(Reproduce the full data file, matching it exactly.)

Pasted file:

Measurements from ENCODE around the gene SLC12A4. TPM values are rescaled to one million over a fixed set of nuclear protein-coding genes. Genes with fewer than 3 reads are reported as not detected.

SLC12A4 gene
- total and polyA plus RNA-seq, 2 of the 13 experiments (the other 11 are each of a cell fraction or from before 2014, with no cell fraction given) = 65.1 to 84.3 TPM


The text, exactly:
Measurements from ENCODE around the gene SLC12A4. TPM values are rescaled to one million over a fixed set of nuclear protein-coding genes. Genes with fewer than 3 reads are reported as not detected.

SLC12A4 gene
- total and polyA plus RNA-seq, 2 of the 13 experiments (the other 11 are each of a cell fraction or from before 2014, with no cell fraction given) = 65.1 to 84.3 TPM